In 2009 and 2010, through our first Farmer and Rancher Listening Tour, hundreds of family farmers and ranchers helped Friends of Family Farmers identify seven major issues that socially responsible farmers and ranchers face as they work to get their goods to Oregon families. At the Farmer and Rancher Delegation in early 2010, farmers and ranchers from around the state identified priority actions to address each of these seven major issues. The resulting document is the Agricultural Reclamation Act (ARA) and it outlines a pathway forward so that Oregonians can work together to change barriers into opportunities and help reclaim our food and agricultural system.
Since that time, we have circled back every other year to hold dozens of additional Farmer and Rancher Listening Sessions across Oregon. This recurring opportunity for input has ensured that our policy objectives have stayed up to date and current. Periodically, we use this input to update the ARA. In 2018, we held 19 Farmer and Rancher Listening Sessions across the state and heard from over 200 producers. You can read the final report here!
Read or download the Agricultural Reclamation Act (ARA) here.
For questions about the surveys or listening sessions, please contact: email@example.com.
Click here to read the ARA Preamble
The following are the seven key issue areas identified in the ARA. Click below to read more about the current situation and priority action items with each of these issues.
Meat & Poultry
In Oregon, where there were once many slaughter and processing facilities, processors are now larger and fewer in number. This has consolidated market power and impedes farmers’ and ranchers’ ability to get their products to retail markets. As such, marketplace demands for responsibly raised meats and poultry are not being met. In addition, food safety regulations for meat and poultry are based on an industrial model that often fails to address the needs of family-scale farms and ranches. Find out more about this issue and the priority action items to address it.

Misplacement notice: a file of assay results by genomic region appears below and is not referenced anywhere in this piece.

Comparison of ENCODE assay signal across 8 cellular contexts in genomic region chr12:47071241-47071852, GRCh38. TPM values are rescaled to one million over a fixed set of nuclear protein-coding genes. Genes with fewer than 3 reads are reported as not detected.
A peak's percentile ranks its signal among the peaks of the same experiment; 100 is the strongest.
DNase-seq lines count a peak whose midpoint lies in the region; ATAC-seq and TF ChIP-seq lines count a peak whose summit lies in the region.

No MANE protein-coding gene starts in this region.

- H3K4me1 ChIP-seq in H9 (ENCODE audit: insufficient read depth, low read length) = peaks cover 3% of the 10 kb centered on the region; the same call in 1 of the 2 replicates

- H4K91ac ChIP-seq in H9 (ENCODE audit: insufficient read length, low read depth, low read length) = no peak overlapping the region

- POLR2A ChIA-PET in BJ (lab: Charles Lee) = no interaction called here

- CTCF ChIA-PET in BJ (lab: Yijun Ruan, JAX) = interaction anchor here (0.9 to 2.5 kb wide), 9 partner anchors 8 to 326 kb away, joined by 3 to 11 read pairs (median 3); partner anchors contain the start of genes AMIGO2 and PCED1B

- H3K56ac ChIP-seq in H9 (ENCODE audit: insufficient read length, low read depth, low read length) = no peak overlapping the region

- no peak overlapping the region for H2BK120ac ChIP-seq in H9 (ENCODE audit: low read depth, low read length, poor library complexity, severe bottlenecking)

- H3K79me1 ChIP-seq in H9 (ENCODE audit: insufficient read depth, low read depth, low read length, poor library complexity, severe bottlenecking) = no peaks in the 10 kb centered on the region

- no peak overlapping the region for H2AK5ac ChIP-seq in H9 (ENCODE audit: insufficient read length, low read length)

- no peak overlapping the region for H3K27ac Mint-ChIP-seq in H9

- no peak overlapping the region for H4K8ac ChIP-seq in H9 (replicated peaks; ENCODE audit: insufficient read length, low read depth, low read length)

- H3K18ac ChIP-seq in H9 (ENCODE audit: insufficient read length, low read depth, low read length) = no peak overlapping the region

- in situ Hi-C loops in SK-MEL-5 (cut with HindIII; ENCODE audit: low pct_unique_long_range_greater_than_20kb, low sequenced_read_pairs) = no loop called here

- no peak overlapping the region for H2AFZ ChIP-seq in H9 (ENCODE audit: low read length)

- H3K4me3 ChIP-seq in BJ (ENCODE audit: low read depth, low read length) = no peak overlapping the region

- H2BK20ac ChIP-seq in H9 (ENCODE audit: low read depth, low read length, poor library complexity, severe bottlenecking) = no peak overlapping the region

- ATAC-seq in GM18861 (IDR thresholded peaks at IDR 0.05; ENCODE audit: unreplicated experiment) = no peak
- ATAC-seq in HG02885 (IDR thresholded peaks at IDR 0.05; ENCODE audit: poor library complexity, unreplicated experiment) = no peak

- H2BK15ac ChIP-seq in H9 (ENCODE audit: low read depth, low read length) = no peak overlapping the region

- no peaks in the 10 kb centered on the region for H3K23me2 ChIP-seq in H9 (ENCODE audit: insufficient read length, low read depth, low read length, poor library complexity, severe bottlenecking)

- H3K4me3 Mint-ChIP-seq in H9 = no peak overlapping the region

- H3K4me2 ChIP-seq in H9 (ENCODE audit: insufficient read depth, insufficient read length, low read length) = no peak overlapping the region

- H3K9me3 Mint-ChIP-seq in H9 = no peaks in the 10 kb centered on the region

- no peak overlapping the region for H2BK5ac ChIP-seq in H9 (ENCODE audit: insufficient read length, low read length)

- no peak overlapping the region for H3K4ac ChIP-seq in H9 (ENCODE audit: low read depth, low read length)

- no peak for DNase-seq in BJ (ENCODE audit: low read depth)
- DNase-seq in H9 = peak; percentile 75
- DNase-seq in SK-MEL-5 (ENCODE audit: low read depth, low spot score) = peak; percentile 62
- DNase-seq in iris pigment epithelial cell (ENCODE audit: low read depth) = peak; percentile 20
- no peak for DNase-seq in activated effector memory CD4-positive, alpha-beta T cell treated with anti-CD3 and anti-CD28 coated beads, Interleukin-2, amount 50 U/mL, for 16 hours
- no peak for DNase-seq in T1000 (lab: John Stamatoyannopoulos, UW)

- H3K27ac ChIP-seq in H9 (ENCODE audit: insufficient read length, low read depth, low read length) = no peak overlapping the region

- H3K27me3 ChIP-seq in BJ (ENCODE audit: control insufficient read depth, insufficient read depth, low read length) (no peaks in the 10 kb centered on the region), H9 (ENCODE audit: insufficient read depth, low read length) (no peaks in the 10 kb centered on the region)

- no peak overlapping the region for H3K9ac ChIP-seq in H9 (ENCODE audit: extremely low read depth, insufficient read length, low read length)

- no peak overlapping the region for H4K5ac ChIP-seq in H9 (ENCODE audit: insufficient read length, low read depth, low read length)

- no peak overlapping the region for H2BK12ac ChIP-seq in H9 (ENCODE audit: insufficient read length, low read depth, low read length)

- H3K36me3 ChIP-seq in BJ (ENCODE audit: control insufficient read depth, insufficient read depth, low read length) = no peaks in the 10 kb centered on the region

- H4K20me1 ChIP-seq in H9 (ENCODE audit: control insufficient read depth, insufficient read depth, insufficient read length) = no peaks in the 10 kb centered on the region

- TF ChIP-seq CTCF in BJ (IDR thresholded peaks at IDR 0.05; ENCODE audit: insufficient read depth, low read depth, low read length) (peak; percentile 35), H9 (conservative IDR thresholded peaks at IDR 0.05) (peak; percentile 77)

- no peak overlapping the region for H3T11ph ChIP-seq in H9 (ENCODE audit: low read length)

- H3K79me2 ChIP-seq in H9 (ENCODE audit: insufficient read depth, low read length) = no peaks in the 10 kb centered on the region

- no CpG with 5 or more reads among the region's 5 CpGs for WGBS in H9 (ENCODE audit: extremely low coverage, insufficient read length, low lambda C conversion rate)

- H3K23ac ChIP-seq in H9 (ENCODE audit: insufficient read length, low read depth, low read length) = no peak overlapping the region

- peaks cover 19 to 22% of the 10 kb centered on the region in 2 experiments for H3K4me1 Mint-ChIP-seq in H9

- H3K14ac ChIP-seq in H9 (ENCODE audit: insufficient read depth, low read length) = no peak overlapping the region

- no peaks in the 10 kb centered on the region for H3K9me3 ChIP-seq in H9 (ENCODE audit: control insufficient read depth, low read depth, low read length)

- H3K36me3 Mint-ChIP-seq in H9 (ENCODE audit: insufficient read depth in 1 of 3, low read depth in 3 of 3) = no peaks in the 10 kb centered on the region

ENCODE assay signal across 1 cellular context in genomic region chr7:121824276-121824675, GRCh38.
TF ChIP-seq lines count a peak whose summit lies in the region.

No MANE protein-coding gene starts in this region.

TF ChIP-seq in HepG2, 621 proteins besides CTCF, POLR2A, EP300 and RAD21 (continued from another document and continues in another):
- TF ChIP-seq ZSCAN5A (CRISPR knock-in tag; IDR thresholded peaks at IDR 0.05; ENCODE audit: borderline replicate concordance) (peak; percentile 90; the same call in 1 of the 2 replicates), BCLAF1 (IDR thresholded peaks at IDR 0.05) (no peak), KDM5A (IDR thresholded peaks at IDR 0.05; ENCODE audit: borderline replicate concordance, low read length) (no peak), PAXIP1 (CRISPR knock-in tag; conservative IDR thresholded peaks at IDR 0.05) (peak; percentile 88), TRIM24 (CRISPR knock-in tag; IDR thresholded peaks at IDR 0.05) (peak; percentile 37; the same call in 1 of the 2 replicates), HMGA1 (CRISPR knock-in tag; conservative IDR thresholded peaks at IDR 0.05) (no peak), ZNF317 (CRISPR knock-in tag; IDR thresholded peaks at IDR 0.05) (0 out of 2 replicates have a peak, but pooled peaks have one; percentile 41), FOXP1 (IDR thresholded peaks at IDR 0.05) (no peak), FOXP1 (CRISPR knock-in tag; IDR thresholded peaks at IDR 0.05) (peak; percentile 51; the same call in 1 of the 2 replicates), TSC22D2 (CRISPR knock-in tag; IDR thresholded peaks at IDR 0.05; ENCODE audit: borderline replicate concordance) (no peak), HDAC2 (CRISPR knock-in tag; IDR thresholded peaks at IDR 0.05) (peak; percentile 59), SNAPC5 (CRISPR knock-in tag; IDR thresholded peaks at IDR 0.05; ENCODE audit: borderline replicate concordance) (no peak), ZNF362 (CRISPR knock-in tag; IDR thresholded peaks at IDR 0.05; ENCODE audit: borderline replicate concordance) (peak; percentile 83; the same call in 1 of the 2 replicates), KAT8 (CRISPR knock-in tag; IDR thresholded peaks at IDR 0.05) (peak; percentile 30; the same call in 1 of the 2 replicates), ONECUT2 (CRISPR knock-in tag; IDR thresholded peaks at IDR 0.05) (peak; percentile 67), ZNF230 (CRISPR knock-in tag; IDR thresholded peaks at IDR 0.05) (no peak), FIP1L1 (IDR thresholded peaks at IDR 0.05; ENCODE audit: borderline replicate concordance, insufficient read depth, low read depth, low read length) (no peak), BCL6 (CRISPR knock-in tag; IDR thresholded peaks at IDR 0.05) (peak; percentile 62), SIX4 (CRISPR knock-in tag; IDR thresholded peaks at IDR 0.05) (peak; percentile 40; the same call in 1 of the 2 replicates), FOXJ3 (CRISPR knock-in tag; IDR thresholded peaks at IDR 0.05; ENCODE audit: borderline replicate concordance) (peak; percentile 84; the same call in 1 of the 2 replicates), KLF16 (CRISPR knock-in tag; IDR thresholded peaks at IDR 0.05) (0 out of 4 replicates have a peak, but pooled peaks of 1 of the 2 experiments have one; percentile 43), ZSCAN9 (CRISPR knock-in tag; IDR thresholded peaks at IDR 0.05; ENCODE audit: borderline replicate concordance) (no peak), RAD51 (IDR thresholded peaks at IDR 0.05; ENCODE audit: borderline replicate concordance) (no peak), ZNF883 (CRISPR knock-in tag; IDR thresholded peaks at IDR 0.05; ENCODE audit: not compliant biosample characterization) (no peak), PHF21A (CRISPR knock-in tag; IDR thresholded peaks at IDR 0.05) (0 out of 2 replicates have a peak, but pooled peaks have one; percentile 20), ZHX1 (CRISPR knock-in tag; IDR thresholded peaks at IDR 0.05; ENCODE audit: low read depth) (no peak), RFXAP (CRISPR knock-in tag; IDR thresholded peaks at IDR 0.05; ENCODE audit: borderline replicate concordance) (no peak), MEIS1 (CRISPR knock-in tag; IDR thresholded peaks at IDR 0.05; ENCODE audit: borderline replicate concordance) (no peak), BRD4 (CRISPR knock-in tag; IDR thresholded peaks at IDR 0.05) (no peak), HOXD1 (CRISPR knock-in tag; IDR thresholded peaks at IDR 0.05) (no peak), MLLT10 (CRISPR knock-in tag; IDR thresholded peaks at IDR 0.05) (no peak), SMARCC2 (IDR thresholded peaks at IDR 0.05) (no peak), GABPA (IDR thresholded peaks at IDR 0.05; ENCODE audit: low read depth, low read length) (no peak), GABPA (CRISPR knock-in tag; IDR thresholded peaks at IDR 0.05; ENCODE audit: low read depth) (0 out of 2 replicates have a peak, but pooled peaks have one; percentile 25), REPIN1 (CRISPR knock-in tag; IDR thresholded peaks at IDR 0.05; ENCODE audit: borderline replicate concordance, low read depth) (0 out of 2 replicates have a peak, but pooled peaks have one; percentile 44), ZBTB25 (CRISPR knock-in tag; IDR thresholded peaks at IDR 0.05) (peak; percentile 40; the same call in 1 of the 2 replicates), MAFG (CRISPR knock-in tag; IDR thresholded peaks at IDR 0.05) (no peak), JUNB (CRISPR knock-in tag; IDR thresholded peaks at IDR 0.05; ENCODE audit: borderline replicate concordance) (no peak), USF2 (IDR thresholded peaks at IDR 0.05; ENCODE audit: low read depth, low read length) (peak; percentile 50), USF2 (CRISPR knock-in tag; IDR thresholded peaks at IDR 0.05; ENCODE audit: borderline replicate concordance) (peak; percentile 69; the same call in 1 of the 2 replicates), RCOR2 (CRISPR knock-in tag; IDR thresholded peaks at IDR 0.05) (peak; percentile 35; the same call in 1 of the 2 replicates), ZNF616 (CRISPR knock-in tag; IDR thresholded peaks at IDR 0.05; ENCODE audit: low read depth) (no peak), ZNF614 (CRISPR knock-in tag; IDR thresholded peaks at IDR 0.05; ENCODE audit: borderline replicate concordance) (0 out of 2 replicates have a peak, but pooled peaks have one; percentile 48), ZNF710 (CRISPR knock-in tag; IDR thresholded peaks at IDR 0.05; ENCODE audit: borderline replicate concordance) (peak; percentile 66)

Milk & Dairy
Unfettered access to a wide spectrum of local dairy products in Oregon is severely limited despite the recent groundswell in demand. Current regulations inhibit the face-to-face relationships consumers are asking for while limiting producers’ abilities to meet the dairy needs of their communities. Milk, because it is undervalued on the commodity market, creates economic instability for farmers and limits the potential for new producers to recoup the high costs of entrance into dairy production.
Rules, Regulations & Food Safety
In an effort to meet the food safety needs of the public, rules and regulations have largely been created based on a food system dominated by large-scale growers and processors. A one-size-fits-all system of rules and regulations for food safety policy threatens the viability of family-scale farms and ranches. Oregon agriculture needs a regulatory system that encourages entrepreneurial ingenuity and does not limit business start-up and expansion opportunities. While progress has been made with the passage of Oregon’s Farm Direct Bill and the 1000-bird exemption in 2011, removing additional roadblocks that hinder direct farmer/rancher-to-consumer relationships will lead to broader economic prosperity for producers who are creating healthy and clean products.